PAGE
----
If it isn't and I've just said something stupid, I'll go hide my head in that sand over there. ;)
 
A

Anonymous

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#22
Yeah thats the one, bumped into a site once that listed a lot of the code names for government programmes. Was looking into Montauk AFB in new york. ( the only national park in the world that 80% is closed to the public) lots of weird stuff going there.....

P.s No head hiding required on here ever is there? :blah:

p.p.s Found one of the links i was on about....scary reading in this day and age
http://www.bvalphaserver.com/modules.php?name=News&file=article&sid=3539
 

Yithian

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#23
Black Death 'is lying in wait'

The Black Death, which killed 23m people in the middle ages, could be lying dormant and could strike again, say researchers.
Their claim is based on the theory that the pandemic was triggered not by bubonic plague but by another virus.

The theory is outlined in a new book by Professor Christopher Duncan and Dr Susan Scott of Liverpool University.

"We believe this virus is merely lying in wait, ready to strike again," said Professor Duncan.

The Black Death is thought to have caused the deaths of up to 200m people worldwide over the past 1,500 years.

In the 14th century alone, around 23m people are thought to have died after the disease ravaged much of Asia and Europe.

Globally the disease still affects between 1,000 to 3,000 people a year. However, if caught early it can be cured with antibiotics.

Historical records

As part of their research, Professor Duncan and Dr Scott studied original parish records, wills and diaries to create a profile of the killer disease.

They examined eyewitness accounts as well as accounts by several famous figures who escaped infection, including Henry VIII and William Shakespeare.

This research led them to conclude that the deaths were not caused by bubonic plague but by some other viral disease.

Professor Duncan said the virus may still exist somewhere in the world.

"Although the last known outbreak of plague occurred over three centuries ago, we believe the virus is merely lying in wait, ready to strike again."

He also suggested that the disease if it does emerge again could turn into a major killer.

"Globalisation and our increasingly mobile population make rapid transmission of infectious disease unavoidable - as demonstrated in the recent outbreaks of Sars.

"These factors, combined with the increased threat of bio-terrorism, may allow for the re-emergence of the virus as an even more ruthless killer."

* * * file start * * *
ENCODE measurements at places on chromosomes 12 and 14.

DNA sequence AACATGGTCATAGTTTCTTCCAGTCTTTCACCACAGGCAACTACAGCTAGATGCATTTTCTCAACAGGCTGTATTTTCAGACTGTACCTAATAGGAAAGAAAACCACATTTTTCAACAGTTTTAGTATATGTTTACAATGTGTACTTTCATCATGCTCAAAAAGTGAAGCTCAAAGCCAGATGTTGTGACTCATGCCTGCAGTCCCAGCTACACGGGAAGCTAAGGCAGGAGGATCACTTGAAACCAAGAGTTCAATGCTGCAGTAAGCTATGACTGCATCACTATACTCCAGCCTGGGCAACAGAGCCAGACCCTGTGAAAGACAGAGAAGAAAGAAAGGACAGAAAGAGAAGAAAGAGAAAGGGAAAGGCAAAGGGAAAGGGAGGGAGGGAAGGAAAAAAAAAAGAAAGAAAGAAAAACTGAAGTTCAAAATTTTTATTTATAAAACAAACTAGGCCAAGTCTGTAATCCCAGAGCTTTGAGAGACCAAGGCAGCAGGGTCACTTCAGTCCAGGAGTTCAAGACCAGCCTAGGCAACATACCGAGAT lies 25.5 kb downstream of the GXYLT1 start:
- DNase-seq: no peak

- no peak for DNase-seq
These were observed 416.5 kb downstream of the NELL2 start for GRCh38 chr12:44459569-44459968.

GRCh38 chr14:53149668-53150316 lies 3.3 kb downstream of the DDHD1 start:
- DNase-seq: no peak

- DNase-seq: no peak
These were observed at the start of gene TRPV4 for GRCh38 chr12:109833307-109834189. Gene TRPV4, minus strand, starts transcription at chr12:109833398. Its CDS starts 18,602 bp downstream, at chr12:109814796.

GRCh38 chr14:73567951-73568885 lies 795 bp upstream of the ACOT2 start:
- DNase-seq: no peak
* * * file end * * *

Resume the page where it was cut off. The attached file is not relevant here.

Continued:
However, Dr Michael Smith, a leading expert on plague, played down the claims.

"For many years, there have been queries about whether the bubonic plague was responsible for the Black Death," he told BBC News Online.

"However, much of the clinical descriptions certainly fit bubonic plague. A paper, published by French researchers recently, based on DNA tests on the remains of two people who died during this time also found evidence that it was bubonic plague.

"The body of evidence suggests that it was bubonic plague."


http://news.bbc.co.uk/1/hi/health/3735943.stm
 
A

Anonymous

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#24
We've had plague in the US since at least the California gold rush. It's been slowly crossing the country in rodent popluations (plague resivoirs) and as of 1984 or so was only just getting into the midwest. It's one of the reasons you see US varmint hunters eradicating prarie dog towns and not eating or touching them, which I used to regard as rather cruel and wasteful... I wasn't aware it had reached the east coast, however. No rat shortage in DC or NY, although it fluctuates.
 
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#25
Plague outbreak kills 60 in Congo

At least 60 people are thought to have died in an outbreak of plague in the Democratic Republic of Congo, the World Health Organization has said.

It is thought to be the worst outbreak of pneumonic plague, which affects victims' lungs, for 50 years.

The people who have died are all diamond miners. Another 350 miners have been infected.

The WHO is to send an emergency team to the area, in the former Zaire, in a bid to stem the outbreak.

An advance team has already visited the area to confirm that people are infected with the plague.

The WHO said the mine was near Zobin, in Oriental province, north of the country's biggest city, Kisangani, a major trading centre on the Congo River.

The outbreak began in late December, but the WHO were only alerted to it last week.

Around 7,000 people worked at the mine. The WHO team will focus on trying to trace the 2,000 who have left since the start of the outbreak.

'Unstable area'

Bubonic plague is endemic in parts of Africa, including the DRC, but pneumonic plague, which occurs when the bacteria infects the lung, has a very high fatality rate and is "invariably" deadly when left untreated, the WHO said.

Humans are generally infected with plague by rodents and fleas, but the pneumonic form of the disease can also be transmitted from person to person through respiratory droplets.

WHO spokeswoman Christine McNab said: "Normally it can be easily controlled with antibiotics.

"In this case, because it is in an area which is relatively unstable, there hasn't been any opportunity to initiate plague control activities, so the outbreak has grown relatively large."

---------------------
Story from BBC NEWS:
http://news.bbc.co.uk/go/pr/fr/-/2/hi/h ... 276627.stm

Published: 2005/02/18 14:13:10 GMT

© BBC MMV
 
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#26
Mice Infected With Bubonic Plague Missing

Mice Infected With Bubonic Plague Missing